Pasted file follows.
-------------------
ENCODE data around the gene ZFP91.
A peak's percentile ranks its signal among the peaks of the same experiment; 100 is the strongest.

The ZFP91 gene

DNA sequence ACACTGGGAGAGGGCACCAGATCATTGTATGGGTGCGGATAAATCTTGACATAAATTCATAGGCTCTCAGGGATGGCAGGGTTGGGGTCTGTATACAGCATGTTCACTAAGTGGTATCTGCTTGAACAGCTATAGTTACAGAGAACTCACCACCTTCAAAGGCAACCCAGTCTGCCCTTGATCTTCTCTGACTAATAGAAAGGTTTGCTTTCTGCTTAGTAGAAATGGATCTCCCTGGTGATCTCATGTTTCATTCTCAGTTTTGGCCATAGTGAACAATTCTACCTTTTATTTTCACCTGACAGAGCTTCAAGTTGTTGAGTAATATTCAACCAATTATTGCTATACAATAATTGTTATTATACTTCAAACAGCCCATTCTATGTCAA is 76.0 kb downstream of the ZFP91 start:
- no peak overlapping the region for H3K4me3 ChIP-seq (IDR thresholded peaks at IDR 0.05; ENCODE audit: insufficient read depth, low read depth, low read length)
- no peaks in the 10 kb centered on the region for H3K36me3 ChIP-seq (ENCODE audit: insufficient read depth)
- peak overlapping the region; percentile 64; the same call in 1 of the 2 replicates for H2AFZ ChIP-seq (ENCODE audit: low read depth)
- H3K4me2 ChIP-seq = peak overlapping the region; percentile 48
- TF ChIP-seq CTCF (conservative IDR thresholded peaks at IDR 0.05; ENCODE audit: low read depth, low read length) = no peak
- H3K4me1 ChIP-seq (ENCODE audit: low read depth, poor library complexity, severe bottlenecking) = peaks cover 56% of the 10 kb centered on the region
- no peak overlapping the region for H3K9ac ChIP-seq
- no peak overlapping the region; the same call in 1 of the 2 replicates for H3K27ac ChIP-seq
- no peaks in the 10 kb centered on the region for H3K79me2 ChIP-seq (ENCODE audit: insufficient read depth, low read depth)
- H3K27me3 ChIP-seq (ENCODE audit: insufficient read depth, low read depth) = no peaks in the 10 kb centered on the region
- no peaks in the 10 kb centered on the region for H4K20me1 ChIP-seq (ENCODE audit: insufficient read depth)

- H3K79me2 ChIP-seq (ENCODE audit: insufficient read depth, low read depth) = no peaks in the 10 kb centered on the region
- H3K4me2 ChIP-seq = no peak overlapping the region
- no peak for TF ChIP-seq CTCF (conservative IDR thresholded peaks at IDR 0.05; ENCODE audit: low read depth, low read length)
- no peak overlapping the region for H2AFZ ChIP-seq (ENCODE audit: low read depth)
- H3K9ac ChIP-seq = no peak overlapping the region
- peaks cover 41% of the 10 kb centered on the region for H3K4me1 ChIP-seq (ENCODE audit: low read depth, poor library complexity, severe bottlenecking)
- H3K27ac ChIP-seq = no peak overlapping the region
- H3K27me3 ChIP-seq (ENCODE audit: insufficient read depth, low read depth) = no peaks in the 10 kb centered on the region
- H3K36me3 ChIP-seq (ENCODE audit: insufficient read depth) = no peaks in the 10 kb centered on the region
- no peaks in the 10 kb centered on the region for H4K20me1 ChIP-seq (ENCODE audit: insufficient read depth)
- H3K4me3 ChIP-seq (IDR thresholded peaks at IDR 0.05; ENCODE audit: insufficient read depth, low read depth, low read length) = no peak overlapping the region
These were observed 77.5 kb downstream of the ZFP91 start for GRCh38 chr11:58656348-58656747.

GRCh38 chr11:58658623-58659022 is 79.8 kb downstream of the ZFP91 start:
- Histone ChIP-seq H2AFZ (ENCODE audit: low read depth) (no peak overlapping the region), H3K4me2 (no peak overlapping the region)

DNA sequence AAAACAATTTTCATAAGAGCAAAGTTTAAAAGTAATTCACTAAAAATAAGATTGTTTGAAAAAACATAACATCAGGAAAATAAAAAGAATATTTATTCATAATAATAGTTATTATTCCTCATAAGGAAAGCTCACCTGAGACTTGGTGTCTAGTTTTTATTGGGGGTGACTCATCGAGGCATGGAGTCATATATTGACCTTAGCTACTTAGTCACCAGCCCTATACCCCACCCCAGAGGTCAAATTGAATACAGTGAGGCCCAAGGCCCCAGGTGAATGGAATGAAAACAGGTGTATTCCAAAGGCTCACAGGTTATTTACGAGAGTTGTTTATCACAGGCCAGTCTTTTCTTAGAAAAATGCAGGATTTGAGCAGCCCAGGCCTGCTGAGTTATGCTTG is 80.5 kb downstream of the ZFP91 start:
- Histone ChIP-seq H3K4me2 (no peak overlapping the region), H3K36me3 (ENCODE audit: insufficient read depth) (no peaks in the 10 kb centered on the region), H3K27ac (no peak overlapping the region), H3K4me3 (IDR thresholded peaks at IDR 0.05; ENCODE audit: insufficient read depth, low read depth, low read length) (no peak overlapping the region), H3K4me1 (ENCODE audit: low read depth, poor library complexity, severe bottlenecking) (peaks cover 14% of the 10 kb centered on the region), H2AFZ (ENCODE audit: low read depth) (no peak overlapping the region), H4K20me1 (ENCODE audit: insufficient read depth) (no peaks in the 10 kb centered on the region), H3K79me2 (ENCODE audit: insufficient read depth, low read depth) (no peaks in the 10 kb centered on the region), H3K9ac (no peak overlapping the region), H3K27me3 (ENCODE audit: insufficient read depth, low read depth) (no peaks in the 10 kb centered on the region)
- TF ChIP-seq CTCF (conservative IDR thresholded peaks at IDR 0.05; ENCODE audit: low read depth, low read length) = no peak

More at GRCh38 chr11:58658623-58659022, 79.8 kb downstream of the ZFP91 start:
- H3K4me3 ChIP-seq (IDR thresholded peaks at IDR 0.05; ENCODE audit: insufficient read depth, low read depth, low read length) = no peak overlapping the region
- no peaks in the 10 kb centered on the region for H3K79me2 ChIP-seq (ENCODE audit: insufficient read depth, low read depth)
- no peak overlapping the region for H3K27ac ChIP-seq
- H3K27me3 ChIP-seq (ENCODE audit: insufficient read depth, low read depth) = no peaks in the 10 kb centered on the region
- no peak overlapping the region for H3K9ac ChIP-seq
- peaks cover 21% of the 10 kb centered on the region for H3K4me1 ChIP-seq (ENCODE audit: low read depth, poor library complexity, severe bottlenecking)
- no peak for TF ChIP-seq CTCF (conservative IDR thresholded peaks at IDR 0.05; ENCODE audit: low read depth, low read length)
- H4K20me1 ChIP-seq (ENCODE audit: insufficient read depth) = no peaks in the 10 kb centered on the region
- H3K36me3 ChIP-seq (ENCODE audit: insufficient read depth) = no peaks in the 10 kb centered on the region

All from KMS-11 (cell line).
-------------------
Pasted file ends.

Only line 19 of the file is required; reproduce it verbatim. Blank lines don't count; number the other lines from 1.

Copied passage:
- no peak overlapping the region for H2AFZ ChIP-seq (ENCODE audit: low read depth)